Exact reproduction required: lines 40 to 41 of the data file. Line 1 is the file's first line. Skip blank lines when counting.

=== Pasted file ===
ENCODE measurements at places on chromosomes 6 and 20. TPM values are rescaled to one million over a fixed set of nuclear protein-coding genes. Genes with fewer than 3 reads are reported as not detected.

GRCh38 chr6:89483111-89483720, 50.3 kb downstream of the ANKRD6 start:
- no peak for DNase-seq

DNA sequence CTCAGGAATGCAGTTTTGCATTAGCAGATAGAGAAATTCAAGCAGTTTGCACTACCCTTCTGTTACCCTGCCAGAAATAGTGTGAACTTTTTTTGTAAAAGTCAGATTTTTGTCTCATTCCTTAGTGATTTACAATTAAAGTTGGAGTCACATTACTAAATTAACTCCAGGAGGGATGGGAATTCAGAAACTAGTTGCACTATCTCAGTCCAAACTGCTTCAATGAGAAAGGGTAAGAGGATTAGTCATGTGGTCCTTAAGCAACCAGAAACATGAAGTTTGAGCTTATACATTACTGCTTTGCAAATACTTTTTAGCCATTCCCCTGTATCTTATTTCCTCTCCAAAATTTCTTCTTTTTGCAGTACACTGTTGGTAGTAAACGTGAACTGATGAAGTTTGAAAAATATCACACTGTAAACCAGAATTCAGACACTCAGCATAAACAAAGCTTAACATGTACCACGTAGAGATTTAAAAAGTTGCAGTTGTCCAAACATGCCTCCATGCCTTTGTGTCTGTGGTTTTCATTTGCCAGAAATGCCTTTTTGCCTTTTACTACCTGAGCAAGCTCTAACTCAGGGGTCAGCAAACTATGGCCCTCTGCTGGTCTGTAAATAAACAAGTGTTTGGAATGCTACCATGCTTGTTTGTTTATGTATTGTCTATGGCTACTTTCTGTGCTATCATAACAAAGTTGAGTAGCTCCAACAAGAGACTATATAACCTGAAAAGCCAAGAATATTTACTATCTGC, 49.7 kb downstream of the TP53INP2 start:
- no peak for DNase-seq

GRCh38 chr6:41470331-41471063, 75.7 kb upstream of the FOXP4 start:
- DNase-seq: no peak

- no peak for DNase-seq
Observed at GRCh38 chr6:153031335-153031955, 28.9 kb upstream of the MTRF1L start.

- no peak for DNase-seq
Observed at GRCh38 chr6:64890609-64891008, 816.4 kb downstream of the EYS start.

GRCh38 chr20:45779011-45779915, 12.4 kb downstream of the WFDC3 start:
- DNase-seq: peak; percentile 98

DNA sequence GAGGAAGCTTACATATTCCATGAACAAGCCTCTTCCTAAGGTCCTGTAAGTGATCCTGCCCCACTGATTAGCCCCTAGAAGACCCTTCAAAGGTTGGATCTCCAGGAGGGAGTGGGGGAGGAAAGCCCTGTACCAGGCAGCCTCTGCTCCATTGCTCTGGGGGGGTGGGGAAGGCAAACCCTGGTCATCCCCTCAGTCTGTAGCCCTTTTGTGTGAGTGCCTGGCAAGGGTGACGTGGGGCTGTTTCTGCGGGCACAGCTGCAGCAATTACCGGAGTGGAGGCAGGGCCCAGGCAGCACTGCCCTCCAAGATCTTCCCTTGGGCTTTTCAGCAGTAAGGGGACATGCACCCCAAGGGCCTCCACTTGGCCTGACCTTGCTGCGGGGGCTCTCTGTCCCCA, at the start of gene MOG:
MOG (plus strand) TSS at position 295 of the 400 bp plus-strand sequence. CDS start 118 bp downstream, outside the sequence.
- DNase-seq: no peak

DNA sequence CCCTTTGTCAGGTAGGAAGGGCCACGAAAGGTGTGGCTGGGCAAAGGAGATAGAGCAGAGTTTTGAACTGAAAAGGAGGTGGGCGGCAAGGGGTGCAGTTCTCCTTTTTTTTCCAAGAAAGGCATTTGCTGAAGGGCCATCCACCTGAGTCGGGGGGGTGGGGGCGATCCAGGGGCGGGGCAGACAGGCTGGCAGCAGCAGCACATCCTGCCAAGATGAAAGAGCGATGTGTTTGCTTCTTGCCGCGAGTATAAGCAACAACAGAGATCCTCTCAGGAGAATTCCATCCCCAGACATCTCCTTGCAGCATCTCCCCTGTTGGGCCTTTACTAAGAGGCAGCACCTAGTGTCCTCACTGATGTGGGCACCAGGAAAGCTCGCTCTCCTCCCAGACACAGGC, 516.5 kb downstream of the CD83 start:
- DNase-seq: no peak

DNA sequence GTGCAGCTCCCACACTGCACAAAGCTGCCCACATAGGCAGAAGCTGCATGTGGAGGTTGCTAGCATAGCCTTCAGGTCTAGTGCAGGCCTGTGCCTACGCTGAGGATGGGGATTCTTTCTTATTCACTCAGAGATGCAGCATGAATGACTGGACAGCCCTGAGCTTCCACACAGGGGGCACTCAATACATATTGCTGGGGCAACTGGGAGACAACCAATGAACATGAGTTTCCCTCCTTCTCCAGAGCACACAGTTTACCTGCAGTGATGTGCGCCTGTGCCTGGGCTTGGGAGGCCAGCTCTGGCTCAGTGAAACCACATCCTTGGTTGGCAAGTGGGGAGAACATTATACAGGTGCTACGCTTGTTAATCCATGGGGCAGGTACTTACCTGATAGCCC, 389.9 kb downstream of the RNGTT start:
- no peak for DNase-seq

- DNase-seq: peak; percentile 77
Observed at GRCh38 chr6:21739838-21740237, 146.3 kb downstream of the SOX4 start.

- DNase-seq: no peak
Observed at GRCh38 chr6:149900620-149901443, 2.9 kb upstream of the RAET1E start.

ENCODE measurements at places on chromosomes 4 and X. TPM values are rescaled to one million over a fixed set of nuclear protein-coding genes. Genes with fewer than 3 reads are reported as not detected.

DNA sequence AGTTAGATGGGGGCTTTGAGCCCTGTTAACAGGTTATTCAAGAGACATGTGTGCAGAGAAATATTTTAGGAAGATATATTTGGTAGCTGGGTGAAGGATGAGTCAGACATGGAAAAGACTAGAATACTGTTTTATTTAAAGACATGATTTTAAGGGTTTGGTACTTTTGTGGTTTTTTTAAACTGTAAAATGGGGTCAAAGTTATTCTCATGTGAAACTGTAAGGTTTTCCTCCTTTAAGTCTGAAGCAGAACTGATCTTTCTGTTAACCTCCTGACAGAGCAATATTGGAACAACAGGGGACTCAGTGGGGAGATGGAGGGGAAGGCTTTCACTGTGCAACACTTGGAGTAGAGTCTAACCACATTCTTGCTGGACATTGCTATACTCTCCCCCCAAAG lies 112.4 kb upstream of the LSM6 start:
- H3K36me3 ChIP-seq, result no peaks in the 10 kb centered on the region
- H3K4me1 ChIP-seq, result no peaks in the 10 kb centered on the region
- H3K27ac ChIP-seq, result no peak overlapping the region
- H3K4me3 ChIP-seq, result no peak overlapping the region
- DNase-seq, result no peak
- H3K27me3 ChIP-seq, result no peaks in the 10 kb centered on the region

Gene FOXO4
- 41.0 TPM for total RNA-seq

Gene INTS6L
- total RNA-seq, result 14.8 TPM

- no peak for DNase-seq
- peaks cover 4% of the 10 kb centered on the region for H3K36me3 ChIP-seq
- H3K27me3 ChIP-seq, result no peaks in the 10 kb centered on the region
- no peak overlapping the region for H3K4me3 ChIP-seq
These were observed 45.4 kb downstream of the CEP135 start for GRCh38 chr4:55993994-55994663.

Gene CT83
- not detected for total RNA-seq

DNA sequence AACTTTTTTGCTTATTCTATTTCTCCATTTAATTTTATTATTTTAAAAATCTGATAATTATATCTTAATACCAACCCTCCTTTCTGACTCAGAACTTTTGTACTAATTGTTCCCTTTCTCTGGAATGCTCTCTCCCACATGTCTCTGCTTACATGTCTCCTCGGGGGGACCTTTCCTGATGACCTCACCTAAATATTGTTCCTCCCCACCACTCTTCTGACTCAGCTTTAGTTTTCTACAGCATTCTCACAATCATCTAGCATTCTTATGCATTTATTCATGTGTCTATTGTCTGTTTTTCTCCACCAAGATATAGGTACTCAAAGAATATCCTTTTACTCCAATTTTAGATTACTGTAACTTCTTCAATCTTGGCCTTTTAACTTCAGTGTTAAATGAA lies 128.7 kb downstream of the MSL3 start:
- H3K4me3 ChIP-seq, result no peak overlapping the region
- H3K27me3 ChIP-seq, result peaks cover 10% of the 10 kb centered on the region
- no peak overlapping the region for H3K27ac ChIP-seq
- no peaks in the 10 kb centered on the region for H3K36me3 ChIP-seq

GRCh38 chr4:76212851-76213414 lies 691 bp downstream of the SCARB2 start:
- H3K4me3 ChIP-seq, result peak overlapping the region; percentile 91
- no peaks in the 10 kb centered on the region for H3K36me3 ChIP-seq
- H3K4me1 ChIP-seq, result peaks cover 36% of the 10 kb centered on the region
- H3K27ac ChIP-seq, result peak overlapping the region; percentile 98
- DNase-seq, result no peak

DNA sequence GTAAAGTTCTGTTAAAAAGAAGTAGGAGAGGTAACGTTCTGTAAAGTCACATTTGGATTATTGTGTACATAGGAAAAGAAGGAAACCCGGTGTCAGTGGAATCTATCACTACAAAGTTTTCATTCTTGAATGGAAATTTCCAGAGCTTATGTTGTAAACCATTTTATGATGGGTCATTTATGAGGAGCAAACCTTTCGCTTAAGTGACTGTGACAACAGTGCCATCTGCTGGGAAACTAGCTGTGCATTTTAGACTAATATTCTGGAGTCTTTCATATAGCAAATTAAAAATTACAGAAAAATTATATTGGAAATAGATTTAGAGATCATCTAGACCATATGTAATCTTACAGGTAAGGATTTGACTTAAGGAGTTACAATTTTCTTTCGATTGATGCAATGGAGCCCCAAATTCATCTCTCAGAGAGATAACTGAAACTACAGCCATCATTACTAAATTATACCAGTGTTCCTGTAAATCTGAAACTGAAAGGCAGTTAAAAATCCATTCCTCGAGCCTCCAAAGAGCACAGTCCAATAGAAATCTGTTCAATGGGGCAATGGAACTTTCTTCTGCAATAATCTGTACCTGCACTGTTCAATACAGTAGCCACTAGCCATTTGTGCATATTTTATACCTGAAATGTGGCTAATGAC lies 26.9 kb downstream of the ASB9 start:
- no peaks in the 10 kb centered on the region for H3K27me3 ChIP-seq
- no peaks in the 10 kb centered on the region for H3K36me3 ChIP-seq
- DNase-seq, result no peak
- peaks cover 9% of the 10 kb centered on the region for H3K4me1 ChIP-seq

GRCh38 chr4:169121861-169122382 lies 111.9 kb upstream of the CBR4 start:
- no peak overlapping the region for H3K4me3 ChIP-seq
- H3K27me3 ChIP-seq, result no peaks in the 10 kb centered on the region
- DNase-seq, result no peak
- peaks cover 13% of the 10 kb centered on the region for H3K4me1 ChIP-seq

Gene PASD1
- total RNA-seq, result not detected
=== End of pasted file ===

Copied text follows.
- no peak overlapping the region for H3K4me3 ChIP-seq
These were observed 45.4 kb downstream of the CEP135 start for GRCh38 chr4:55993994-55994663.